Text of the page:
Between many design patterns Mediator is one of most used in today’s software world. In this pattern, the object encapsulates the processes between other objects, without asking other objects to interfere. We are going to analyze a real-world example that uses the mediator design pattern. This pattern serves as a go-between operator, so other components communicate through this mediator. A mediator can be the therapist in a couple therapy, or an attorney acts as a mediator in a family member conflict. We run through the mediator design pattern every time we use our phone to send a message or to make a call. When we call a friend we do not communicate directly to our friend’s phone. Your request goes on your carrier service which acts as the mediator. When it accepts your request, your message is sent out to the nearby cell tower, then through the fiber optics and electromagnetic wave, it will be received by your friend.
How does the Mediator Pattern work?
- Mediator – Coordinates communication between colleague objects.
- Colleague – Sends a message to and receives messages from ConcreteColleague through an associated mediator.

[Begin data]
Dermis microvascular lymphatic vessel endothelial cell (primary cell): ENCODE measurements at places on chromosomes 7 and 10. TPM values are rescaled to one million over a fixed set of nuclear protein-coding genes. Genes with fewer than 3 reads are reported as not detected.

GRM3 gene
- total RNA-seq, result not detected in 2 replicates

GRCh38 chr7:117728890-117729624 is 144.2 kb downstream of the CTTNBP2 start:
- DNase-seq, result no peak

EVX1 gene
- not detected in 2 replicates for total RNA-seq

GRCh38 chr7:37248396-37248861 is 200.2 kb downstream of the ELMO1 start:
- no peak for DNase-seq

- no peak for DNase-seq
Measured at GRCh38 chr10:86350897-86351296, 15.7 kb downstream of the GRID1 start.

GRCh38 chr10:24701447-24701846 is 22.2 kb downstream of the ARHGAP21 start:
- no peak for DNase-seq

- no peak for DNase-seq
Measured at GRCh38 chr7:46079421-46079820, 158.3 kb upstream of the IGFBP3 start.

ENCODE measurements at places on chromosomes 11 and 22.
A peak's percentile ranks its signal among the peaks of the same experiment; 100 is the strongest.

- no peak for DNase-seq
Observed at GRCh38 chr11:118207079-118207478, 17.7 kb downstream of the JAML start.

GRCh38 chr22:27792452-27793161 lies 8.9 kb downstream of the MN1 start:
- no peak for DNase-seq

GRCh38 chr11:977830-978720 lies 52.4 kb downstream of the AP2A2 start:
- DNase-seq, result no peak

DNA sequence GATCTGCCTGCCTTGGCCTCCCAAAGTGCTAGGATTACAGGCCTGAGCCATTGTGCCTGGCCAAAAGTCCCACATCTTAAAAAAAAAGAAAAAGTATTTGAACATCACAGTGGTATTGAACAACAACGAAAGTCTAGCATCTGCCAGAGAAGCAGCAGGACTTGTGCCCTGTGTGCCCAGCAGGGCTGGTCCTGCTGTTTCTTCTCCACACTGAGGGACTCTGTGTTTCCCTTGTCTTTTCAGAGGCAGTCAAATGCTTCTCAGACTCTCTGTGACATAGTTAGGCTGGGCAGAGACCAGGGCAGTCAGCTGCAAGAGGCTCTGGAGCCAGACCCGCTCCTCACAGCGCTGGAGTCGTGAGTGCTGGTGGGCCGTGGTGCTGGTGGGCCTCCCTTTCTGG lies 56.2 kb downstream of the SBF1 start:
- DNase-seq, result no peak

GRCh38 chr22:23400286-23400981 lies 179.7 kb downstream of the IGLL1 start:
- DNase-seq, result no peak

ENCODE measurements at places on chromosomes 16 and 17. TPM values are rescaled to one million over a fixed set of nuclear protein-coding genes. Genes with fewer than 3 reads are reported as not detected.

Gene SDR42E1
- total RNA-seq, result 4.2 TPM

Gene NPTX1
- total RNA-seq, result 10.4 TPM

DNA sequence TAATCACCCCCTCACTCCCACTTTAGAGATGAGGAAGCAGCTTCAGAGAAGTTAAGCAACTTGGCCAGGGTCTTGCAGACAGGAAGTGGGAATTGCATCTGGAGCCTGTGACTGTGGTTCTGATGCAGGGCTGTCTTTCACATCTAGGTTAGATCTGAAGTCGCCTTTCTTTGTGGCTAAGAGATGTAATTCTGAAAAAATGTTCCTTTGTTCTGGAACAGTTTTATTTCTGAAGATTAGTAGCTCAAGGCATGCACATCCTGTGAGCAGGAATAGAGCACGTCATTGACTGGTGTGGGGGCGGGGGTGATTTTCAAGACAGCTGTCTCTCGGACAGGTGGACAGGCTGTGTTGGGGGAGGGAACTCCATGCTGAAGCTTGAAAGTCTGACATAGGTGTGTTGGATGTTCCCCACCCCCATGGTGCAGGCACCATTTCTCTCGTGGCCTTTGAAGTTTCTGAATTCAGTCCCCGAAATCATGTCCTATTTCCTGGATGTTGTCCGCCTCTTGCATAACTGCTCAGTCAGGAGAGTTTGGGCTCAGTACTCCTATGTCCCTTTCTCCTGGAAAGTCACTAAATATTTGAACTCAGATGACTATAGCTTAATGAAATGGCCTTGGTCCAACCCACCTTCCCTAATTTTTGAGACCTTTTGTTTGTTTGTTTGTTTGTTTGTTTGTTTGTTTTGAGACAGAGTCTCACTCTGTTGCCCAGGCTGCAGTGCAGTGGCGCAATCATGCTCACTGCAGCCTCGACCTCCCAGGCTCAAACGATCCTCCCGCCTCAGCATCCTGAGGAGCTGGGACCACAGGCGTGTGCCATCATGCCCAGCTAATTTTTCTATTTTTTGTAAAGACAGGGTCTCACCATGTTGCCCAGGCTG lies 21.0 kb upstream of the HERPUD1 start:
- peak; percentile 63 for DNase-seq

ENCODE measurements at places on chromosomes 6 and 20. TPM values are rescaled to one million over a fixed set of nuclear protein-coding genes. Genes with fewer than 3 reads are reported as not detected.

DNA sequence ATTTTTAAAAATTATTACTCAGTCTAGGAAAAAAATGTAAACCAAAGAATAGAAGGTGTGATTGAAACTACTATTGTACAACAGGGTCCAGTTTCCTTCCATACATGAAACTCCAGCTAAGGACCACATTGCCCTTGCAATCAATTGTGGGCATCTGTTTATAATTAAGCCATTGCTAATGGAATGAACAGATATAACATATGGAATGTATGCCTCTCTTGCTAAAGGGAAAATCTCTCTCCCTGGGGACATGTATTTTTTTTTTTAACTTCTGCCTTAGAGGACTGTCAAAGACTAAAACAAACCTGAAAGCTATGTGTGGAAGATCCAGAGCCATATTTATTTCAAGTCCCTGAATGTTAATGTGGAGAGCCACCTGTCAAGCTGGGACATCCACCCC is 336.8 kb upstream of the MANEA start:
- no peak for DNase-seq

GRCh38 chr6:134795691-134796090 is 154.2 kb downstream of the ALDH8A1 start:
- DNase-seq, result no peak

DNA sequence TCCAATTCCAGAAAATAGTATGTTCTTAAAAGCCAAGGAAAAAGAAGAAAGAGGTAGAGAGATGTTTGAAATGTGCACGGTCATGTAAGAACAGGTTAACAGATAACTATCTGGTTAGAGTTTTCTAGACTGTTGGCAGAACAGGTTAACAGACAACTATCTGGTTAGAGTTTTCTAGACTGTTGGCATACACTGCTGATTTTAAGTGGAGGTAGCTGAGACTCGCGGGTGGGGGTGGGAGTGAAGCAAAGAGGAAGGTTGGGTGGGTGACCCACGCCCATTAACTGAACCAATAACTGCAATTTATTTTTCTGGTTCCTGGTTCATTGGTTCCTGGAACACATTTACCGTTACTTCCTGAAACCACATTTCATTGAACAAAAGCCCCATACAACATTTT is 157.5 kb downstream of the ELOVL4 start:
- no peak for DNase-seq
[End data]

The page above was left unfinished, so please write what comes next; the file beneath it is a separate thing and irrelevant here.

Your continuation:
- ConcreteMediator – Creates colleagues and connects them to an appropriate mediator.
In a Unix system, we have three levels of granularity to get permission to access system resources: world, group, and owner, where a user can be part of more than one group, and a group can have zero or more participants.
I this would be a model of a software, we would need to couple User Objects to Group objects and vice versa. So, every change would affect both classes. In this case, the Mediator pattern sponsors the many-to-many relationship between objects. Using enhance encapsulation allows the behavior of interrelationship to be accessed and modified/extended not only in the parent classes but also through subclasses. As a result, the Mediator pattern is the perfect way to design the user-group capability of an OS. It provides non-invasive and flexible ways to manage the member of groups and the user. The Mediator is a competing pattern. It abstracts and encapsulates arbitrary communication and relationship between colleague objects, adds new functionality and it is known by all subclasses.